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nostalgia is still a very juicy business

Netflix has shown (through an ‘Entertainment Weekly’ exclusive) the first images of its series based on ‘Masters of the Universe’, the mythical toy franchise of the eighties that has ended up surviving to the present thanks to the inexhaustible nostalgia for that decade. Although more limping than his companions on the shelves the Ninja Turtles (also with a future film distributed by Netflix in the portfolio), and although far from the days of mainstream glory, his halo of popularity has not completely died out.

Perhaps it is the iconic of his characters and how absolutely crowded they were in the eighties thanks to the dozens of action figures that made up their catalog and the omnipresence of the Filmation television series. Perhaps it is because the Cannon film, after years of ignonymy, is experiencing a just revaluation as a cult film. Perhaps it is because the reissue of the classic dolls in packaging that mimics classic cardboard and affordable prices has rescued them from oblivion-except-for-collectors.

One way or another, Netflix’s animated series written by Kevin Smith that will arrive on July 23 is arousing considerable anticipation, and it is not for less after the success, also on Netflix, of the great ‘She-Ra and the princesses of power’. But unlike this (and another series of He-Man in preparation, animated by computer and directed to the little ones), this new ‘Masters of the Universe: Revelation’ by Kevin Smith is designed with fans of the series of eighties in mind.

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Nostalgia as mechanics

Kevin Smith’s images and statements make Netflix’s position clear: nostalgia is a very delicate thing (the reactions of the most fundamentalist fans to the risky design of the wonderful new series of ‘Thundercats‘is good proof of this), but also very profitable. Powerhouse Animation (‘Castlevania’) have been in charge of reformulating designs and arguments, seeking a balance between memories and novelty.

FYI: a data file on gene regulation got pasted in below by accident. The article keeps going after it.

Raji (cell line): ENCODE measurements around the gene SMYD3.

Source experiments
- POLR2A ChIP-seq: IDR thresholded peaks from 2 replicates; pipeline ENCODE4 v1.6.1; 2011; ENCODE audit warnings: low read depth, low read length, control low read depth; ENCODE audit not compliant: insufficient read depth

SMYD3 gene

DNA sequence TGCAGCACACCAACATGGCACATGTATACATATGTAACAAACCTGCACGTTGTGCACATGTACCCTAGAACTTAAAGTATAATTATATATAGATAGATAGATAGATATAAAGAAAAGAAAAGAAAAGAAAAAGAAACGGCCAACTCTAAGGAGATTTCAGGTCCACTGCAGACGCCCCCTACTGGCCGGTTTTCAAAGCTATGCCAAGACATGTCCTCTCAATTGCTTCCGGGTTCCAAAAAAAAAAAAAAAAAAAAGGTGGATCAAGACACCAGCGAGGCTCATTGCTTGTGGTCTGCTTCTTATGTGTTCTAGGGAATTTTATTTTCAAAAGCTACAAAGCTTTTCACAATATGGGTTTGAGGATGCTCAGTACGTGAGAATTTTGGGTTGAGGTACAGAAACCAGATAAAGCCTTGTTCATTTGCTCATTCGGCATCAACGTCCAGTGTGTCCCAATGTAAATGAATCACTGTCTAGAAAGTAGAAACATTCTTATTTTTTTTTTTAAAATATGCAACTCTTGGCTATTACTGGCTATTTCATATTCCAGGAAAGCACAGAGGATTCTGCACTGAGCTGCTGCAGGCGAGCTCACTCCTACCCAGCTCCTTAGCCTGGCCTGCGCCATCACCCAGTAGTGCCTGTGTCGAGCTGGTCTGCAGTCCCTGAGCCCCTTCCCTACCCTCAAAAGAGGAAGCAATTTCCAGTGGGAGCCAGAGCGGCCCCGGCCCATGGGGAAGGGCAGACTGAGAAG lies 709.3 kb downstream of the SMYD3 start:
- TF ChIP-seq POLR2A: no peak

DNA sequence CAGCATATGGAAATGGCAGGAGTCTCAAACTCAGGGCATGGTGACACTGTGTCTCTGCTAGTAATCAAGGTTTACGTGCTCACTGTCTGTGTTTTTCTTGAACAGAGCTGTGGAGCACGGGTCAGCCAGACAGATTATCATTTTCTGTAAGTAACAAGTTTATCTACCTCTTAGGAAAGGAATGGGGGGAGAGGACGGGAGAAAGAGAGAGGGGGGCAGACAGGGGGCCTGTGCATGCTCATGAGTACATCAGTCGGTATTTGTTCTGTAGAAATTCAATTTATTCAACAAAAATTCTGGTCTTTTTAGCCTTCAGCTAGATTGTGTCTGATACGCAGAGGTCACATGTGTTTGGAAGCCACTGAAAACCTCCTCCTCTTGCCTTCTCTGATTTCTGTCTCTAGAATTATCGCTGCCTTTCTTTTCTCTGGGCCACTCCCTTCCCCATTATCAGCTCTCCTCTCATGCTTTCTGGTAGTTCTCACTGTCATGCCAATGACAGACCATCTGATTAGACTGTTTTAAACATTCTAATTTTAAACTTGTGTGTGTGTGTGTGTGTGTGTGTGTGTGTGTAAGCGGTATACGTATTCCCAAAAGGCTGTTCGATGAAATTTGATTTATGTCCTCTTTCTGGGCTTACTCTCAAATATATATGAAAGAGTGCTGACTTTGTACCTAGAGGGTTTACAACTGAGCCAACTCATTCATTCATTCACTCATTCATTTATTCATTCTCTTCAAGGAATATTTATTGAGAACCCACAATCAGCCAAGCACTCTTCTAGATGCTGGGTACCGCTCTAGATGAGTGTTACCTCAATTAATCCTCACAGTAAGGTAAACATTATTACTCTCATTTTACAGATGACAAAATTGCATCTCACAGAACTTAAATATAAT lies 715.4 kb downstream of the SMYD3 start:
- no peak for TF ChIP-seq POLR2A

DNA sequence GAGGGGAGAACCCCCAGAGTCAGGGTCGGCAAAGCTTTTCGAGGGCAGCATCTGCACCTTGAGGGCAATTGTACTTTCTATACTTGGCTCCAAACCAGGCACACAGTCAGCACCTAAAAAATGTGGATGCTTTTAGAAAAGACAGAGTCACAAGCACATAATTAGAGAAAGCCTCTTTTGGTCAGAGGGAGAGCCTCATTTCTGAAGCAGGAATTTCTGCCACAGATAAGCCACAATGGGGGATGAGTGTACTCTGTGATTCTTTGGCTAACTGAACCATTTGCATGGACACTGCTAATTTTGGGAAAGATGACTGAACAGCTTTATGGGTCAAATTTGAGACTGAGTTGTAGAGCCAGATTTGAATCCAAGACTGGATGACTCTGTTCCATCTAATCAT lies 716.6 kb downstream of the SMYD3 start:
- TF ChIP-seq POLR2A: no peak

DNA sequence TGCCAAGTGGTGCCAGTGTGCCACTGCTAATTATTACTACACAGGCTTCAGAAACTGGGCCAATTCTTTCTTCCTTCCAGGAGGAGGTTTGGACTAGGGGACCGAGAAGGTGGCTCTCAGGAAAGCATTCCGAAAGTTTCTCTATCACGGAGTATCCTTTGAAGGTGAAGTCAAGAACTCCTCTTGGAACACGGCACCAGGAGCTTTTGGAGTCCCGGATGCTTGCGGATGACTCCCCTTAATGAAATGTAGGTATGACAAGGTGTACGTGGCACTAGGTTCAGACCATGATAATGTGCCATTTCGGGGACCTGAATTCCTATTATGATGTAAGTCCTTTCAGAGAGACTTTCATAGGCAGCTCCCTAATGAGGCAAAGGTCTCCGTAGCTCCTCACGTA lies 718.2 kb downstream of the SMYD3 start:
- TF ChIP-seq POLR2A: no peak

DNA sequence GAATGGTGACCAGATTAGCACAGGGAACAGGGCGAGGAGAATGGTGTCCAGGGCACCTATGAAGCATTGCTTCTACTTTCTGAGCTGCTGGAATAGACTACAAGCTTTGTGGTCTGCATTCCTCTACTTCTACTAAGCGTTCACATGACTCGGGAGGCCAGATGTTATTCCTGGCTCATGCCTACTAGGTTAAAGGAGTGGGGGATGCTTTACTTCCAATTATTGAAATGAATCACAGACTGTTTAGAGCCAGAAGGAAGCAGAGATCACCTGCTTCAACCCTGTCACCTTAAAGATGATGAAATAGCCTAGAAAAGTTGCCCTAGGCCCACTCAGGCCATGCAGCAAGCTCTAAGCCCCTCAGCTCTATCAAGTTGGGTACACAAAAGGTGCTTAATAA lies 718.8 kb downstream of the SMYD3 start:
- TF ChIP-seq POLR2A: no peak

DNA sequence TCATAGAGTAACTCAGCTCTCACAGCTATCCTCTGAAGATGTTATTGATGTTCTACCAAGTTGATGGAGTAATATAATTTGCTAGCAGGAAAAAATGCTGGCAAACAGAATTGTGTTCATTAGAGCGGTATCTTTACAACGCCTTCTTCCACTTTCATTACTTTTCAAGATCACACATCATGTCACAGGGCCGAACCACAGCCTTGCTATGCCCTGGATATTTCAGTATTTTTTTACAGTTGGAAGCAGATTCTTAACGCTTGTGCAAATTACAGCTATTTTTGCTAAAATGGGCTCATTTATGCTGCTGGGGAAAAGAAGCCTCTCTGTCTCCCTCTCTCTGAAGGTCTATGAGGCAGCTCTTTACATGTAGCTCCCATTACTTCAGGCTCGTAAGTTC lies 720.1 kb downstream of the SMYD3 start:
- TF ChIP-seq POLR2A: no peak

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The series will be divided into two parts of five episodes each and Smith is not the only flashy own name that has participated in the series: Mark Hamill is Skeletor, Lena Headey (‘Game of Thrones’) is Evil-Lyn, Sarah-Michelle Gellar is Teela, Alicia Silverstone, Queen Marlena, and Kevin Conroy, the usual voice of Batman, is Merman. An authentic catalog of stars that largely respects designs and classic plot (Prince Adam becomes the heroic He-Man when he wields the Sword of Power and bellows that “I have the power”).

The series will pick up where the original left off (technically it’s a sequel to that one), and you know what keys to play. For example, practically all the creatures in the catalog of hypermusculated mostrencos from the original toy line will have their niche: Man-At-Arms, Orko, Trap Jaw, Tri-Klops (voiced by Henry Rollins!), the Enchantress, Stinkor, Scare Glow, Beast Man and many others. Some of them (that Ork with the face of few friends) have been adapted to the new times, but in general respect for the original designs is considerable, with an air more than close to a previous reboot: the modernization that the characters experienced in 2002.

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‘Masters of the Universe’ was a property that, like Transformers, Ninja Turtles or so many other hits of the time, is difficult to update due to its delusional balance between material handling takedown (essentially, it’s Conan from the Galaxies designed by a runaway bodybuilding nutcase) and taking herself seriously. If Smith has managed to imitate that curious (and very eighties) mix, Netflix has a clear triumph on its hands.

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